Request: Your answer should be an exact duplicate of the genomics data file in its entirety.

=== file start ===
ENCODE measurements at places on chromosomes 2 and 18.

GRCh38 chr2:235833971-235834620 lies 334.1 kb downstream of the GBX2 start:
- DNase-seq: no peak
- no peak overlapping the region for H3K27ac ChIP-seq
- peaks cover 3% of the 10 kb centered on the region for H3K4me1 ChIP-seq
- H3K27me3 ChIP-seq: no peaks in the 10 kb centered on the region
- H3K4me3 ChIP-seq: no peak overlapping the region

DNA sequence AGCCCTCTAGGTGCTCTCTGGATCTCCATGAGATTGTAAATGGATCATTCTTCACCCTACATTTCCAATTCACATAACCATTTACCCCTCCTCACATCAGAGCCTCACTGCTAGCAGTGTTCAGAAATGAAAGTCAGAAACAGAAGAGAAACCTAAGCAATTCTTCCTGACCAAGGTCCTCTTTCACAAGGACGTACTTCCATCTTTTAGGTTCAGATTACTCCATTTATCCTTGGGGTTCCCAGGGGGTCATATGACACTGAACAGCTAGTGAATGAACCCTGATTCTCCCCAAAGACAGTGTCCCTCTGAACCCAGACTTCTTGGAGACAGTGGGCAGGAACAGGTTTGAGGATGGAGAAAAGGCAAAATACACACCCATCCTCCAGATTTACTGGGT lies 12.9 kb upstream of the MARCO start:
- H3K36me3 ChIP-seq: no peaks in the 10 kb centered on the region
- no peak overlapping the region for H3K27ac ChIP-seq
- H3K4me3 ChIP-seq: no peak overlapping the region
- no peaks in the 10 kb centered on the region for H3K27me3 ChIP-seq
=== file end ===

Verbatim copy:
ENCODE measurements at places on chromosomes 2 and 18.

GRCh38 chr2:235833971-235834620 lies 334.1 kb downstream of the GBX2 start:
- DNase-seq: no peak
- no peak overlapping the region for H3K27ac ChIP-seq
- peaks cover 3% of the 10 kb centered on the region for H3K4me1 ChIP-seq
- H3K27me3 ChIP-seq: no peaks in the 10 kb centered on the region
- H3K4me3 ChIP-seq: no peak overlapping the region

DNA sequence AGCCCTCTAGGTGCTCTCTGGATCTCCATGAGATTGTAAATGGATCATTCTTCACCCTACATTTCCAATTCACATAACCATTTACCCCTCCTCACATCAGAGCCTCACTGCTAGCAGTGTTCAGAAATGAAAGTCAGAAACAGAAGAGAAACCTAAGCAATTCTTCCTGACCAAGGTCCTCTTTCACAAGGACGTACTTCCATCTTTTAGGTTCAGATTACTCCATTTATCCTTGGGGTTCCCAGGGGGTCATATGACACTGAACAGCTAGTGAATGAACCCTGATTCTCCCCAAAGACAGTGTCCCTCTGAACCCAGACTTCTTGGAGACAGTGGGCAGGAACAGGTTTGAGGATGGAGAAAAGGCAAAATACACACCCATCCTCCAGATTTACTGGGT lies 12.9 kb upstream of the MARCO start:
- H3K36me3 ChIP-seq: no peaks in the 10 kb centered on the region
- no peak overlapping the region for H3K27ac ChIP-seq
- H3K4me3 ChIP-seq: no peak overlapping the region
- no peaks in the 10 kb centered on the region for H3K27me3 ChIP-seq